“As Black people absorb the pain of yet another series of police killings, leaders from Charlotte joined a growing national crescendo calling for the use of economic sanctions/boycotts to, in the words of Dr. Martin Luther King, ‘redistribute the pain’ to achieve racial, social and economic justice,” said Dr. Daniels.
The growing demand for economic sanctions/boycotts will be one of the critical issues explored during the Economic Empowerment Working Sessions facilitated by Dr. George Fraser, president of Fraser Net; Rev. Dennis Dillon, leader of the Rise Up Black America Campaign and Nataki Kambon, spokesperson for Let’s Buy Black 365 Initiative.
For concerned and committed Black people who believe that enough is enough—All Roads Should Lead to Newark, New Jersey, Nov. 16-20, said conference organizers. It’s Nation Time and Time for Racial Healing and Collaboration for Black Empowerment, they added. For more conference information, www.sobwc.ibw21.org or call 1-888-774-2921Post Views: 682
By Elliot Booker — 4 years ago
THE AMERICAN AGRICULTURALIST ASSOCIATION
Eddie Slaughter, President
P.O. BOX 0761
ASHBURN, GA. 31714
FOR IMMEDIATE RELEASE
SUBJECT: BLACK FARMERS PROTEST AT UNITED STATES SUPREME COURT
“Are Black Farmers in 2016 the New Dred Scott of 1857?”
On Friday, July 8, 2016 at 9:00 am, farmers from the Southern Region and others who believe in justice and equality will descend on the U. S. Supreme Court to once again seek and demand justice through the courts and to bring to light and awareness of the unfairness of the settlement of the Pigford Class Action, and the continued discrimination by the USDA, “The Last Plantation”. The theme is “Are Black Farmers in 2016 the New Dred Scott of 1857?”.
The protest will be held on the First Street NE sidewalk directly in front of the Supreme Court. The complaint at the Supreme Court is regarding Eddie and Dorothy Wise, farmers from North Carolina, who were foreclosed on and evicted from their 106 acre farm on January 20, 2016 by 14 militarily armed Federal Marshals and several Nash County, North Carolina deputy sheriffs without ever being granted a hearing. Farmers Eddie Wise is a retired Green Beret and his wife Dorothy Wise is a retired Grants’ Manager. The Wise’s situation is akin to the Dred Scott Decision of March 6, 1857 (http://www.ushistory.org/us/32a.asp) because Black farmers are still being denied full due process. This is one of the most important issues that should be brought before the United States Supreme Court.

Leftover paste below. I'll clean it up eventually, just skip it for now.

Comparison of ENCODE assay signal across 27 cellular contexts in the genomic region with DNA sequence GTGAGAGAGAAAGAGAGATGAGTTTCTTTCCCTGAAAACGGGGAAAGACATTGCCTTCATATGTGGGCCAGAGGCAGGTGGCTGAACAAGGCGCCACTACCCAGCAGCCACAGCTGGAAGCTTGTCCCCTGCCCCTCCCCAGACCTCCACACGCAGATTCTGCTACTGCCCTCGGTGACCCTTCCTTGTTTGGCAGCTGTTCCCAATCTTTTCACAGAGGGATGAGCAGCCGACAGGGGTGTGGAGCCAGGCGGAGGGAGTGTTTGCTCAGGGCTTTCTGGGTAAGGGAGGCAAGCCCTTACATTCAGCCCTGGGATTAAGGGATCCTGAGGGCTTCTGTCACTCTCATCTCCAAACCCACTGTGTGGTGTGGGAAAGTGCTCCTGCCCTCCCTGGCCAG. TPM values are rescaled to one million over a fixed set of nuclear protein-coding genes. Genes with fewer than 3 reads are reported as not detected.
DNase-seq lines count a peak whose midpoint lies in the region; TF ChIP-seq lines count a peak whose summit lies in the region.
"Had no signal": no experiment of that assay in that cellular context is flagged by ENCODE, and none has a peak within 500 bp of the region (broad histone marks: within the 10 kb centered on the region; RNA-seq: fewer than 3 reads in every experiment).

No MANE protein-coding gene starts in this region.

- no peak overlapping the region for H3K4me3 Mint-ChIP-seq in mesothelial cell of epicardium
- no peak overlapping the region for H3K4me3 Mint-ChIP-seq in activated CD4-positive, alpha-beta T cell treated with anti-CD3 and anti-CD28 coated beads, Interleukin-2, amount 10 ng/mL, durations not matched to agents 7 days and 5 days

While many people in this country think that Black farmers across the nation got justice during the Pigford Class Action (Pigford v. Glickman 1999), the opposite is the truth. Black farmers who have been discriminated against by the Farm Service Agency (FSA) formerly called Farmers Home Administration (FmHA) continue to be put out of farming, denied opportunities to make a living, and lose land that impacts the quality of life for them and the rural Black communities in which they live.
The time has long expired on the unremitting discrimination and breach of The Pigford Consent Decree. Black Farmers are continuously denied due process; in particular, a right to have a formal hearing on the merits of their case before the Administrative Law Judge of The USDA. Congress has expressed its intent for the Agency to hold the formal hearing on the merits in the 2007 Pigford Remedy Act which was incorporated in the 2008 Food Energy and Conservation Act or “Farm Bill.” In addition, the USDA is denying all claims and hearings by Black Farmers, Women Farmers, Hispanic Farmers, and Native American Farmers. This denial of the formal hearing before the Administrative Law Judge allows 180 days for the Agency to correct its own mistakes is unlawful, unjust and contrary to Congressional Intent pursuant to the Administrative Procedures Act and The Pigford Consent Decree.
If you are a supporter of justice and equality, support Black Farmers, seek healthy and safe food, join with the Black Farmers and Eddie and Dorothy Wise, other speakers from the American Agriculturalists Association, the North Carolina-based national Black Farmers & Agriculturalists Association (BFAA), The Cowtown Foundation, Lawrence Lucas, President Emeritus, USDA Coalition of Minority Employees, and others to bring this issue before the United States Supreme Court. These farmers are asking the question… “Are Black Farmers in 2016 the New Dred Scott of 1857Post Views: 931
By Elliot Booker — 2 years ago
“Time For An Awakening” for Sunday 2/25/2018 at 7:00 PM guest was NOA-TV New Orleans, La. talk show host(OUR STORY) and Activist, Organizer, Author, BaBa W.C.Johnson. With the releases of his new book “Our Story:The Original Holocaust”, we discussed it along with other current topics with our guest.Post Views: 583